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SUVA, Fiji Islands (May 3, 1999 - PACNEWS)---World Media Freedom Day is being celebrated across the Pacific today with a unified theme "Media Freedom is Your Right".

In the Fiji capital, Suva, the day was celebrated with journalists from the region taking part in reading Article 19 of the Universal Declaration of Human Rights.

Article 19 reads, "Everyone has the right to freedom of opinion and expression, this right includes freedoms to hold opinions without interference and to seek, receive and impart information and ideas through any media and regardless of frontiers".

Solomon Islands Broadcasting journalist, Dorothy Hatigeva and French-speaking Vanuatu journalist, Jean Baptiste, read out excerpts from the declaration and the messages from the United Nations on Media Freedom.

The Pacific Islands News Association (PINA) also organized two regional workshops on training women in the media, and writing and editing for television news, to coincide with the media freedom day celebrations.

PINA President, William Parkinson said it was time the media educated society on the importance of media freedom.

Parkinson said media freedom is a fundamental human right for every individual in society, and without it there is a social vacuum that needs to be filled. He said in Fiji’s case, where the media is constantly under scrutiny from the Government and politicians, there is a need to show sensitivity to issues raised.

Parkinson said training is an important component of an accountable media outlet. He admitted that a large amount of money had been wasted in the Pacific region on media training and it was time that donors see changes in the product put out by journalists.

"The media themselves should realize that freedom is never absolute. Along with freedom comes a responsibility and a level of accountability not to Governments or political leaders but to the societies in which we live. To retain our freedom we must work to provide our communities with media organisations which are committed to the highest standards of ethical journalism," Parkinson said.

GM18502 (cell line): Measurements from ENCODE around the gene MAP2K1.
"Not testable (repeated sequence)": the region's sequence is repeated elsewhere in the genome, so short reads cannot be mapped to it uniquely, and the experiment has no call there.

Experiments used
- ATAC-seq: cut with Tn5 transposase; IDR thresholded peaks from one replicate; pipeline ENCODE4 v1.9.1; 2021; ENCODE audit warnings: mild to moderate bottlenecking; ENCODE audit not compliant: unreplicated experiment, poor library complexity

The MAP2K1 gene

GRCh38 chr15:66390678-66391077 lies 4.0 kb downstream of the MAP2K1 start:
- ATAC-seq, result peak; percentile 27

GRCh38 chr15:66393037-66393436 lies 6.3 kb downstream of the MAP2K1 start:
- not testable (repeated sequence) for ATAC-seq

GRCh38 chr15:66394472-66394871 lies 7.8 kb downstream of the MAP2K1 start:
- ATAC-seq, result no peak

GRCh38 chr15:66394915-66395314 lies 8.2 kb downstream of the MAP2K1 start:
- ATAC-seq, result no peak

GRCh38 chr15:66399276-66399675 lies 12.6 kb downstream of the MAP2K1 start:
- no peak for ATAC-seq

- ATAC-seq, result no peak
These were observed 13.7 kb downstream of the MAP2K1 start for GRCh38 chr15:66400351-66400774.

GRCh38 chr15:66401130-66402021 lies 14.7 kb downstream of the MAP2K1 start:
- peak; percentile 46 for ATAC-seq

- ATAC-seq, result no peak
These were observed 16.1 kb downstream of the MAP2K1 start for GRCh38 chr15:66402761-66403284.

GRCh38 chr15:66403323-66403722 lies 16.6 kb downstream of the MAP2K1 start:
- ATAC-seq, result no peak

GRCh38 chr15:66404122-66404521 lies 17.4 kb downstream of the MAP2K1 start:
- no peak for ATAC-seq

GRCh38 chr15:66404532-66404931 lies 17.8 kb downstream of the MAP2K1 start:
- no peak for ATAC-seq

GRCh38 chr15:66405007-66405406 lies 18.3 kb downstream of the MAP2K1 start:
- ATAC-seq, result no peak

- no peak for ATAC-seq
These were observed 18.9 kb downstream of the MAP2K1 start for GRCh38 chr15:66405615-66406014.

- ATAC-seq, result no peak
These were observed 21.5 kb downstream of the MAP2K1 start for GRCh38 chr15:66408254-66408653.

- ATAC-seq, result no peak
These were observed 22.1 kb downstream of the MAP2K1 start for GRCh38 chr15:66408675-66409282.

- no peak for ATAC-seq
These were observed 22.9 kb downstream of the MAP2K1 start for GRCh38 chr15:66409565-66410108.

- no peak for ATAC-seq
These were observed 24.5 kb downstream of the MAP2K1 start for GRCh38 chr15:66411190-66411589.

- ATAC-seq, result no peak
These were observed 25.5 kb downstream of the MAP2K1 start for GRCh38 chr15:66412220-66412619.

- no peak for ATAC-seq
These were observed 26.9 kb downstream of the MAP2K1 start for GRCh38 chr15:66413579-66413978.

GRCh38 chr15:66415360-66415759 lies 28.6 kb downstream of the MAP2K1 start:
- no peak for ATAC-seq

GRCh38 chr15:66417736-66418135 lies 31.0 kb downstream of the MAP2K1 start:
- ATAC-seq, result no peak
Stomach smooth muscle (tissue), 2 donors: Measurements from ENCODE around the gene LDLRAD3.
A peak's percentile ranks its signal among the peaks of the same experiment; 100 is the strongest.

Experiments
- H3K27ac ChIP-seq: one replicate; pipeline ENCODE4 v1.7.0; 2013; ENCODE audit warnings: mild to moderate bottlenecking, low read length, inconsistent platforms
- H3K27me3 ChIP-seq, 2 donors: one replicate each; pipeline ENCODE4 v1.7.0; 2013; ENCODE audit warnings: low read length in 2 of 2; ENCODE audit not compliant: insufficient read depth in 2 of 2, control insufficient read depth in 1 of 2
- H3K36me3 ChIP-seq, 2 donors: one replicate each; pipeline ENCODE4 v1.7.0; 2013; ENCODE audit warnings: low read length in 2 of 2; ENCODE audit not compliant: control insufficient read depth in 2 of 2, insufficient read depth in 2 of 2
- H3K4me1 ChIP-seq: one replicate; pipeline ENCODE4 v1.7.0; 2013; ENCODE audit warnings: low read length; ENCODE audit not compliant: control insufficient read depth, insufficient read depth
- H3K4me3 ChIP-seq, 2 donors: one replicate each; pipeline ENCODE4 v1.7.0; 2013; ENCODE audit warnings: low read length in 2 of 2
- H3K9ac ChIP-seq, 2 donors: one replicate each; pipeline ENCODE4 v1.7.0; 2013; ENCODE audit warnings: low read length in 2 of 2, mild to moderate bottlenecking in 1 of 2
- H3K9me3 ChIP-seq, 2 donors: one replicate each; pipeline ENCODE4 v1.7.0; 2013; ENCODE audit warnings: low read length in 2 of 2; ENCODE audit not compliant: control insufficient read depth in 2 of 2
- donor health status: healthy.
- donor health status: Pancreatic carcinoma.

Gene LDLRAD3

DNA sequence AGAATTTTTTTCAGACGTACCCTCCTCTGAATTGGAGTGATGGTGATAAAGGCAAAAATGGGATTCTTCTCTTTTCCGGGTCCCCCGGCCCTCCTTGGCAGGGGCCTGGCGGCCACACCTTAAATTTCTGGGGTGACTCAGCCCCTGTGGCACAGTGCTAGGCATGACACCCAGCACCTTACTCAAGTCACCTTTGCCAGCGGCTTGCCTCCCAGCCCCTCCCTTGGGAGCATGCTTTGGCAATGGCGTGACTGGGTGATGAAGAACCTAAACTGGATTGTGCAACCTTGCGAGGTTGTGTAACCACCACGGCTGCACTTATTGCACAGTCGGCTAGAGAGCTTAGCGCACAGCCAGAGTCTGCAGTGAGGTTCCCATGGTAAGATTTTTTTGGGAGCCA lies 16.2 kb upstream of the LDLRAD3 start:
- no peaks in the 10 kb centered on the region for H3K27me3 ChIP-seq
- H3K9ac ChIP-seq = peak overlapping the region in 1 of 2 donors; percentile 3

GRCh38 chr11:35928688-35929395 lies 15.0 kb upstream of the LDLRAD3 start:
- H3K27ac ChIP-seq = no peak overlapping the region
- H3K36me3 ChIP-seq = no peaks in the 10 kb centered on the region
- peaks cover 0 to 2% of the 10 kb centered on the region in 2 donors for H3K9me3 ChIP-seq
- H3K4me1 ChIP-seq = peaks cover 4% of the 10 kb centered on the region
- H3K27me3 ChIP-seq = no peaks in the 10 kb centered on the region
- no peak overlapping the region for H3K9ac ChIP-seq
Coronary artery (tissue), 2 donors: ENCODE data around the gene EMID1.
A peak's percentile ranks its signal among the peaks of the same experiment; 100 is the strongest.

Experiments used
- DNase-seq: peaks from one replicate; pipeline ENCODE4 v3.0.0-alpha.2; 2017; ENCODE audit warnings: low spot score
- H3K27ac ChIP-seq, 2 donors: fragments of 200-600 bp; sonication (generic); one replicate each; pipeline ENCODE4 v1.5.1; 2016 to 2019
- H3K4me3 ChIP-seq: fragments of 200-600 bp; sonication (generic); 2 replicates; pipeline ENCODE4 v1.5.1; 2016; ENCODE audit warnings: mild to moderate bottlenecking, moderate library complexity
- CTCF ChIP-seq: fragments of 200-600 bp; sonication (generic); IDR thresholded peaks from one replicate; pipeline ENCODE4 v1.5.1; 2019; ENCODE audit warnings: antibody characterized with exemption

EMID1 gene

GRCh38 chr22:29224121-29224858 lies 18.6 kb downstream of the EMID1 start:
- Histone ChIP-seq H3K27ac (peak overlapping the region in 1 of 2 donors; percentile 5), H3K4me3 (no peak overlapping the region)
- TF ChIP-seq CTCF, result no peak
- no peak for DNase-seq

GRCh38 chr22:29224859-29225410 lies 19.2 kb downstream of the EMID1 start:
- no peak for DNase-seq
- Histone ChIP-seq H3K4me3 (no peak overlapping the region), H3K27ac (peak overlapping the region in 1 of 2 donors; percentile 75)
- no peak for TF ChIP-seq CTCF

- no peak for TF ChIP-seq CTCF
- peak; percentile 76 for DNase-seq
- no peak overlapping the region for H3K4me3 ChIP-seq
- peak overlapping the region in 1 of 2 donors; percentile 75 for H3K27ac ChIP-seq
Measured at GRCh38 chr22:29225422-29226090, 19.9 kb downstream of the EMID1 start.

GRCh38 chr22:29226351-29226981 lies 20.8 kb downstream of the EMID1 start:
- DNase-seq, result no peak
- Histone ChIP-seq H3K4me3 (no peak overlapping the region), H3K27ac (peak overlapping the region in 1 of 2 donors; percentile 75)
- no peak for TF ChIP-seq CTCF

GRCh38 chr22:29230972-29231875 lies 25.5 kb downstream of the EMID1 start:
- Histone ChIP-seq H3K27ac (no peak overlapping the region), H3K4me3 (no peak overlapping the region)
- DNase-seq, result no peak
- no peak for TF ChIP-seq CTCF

Deputy Secretary-General of the Secretariat of the Pacific Community (SPC), Dr. Jimmy Rogers also addressed the celebrations. He said there have been dramatic improvements in the standard of journalism in the region.

Dr. Rogers said journalists have become responsible in the way they report on issues. However, he believes there needs to be more regional co-operation in training journalists on regional issues.


PORT MORESBY, Papua New Guinea (May 3,1999 - Radio Australia)---Papua New Guinea Prime Minister Bill Skate says foreign media companies operating in PNG should do more to assist development of journalism.

Radio Australia correspondent Richard Dinnen reports the Prime Minister was speaking at a function to mark World Media Freedom Day.

"Prime Minister Skate said foreign media companies are welcome in Papua New Guinea, but he says they should not be here just to make a profit.

He singled out Australia's Nine Television network, which operates Papua New Guinea's TV station, EM-TV.

Mr. Skate called on Nine to put more resources into training and development of journalists and broadcasters.

The Prime Minister says the right to media freedom is enshrined in the Papua New Guinea Constitution and is respected by his Government.

But, he urged the PNG media to be more accurate in its reporting, and called on the foreign media, particularly in Australia, for a fair go, and less sensational reporting of news from Papua New Guinea.



SUVA, Fiji Islands (May 3,1999 - PACNEWS)---Media ownership and free expression in Fiji and Papua New Guinea are featured in the latest edition of Pacific Journalism Review, launched in the Fiji capital, Suva today to mark World Media Freedom Day.

Dr. Ian Ward, Deputy Director of the Center for Democracy at the University of Queensland launched the 153-page journal.

The Pacific Journalism Review journal is the first to be published in Fiji and carries several articles debating the issue of the Daily Post takeover, so close to Fiji’s general election next week.

Views include critics of the sale such as Fiji Times columnist, Sir Vijay Singh, academic Ingrid Leary and a media lawyer, Richard Naidu, a former journalist, who acts for the editors of the of the paper defending the purchase.

It also reports on media gags (now lifted) imposed by French Polynesian authorities on the independent news and culture magazine Tahiti-Pacificque and pro-independence radio station Te Reo o Tefana.

Research articles and industry documents examine television policy in both Fiji and Papua New Guinea.

The journal is edited by USP’s journalism coordinator David Robie. UNESCO assisted in the publication of Pacific Journalism Review.

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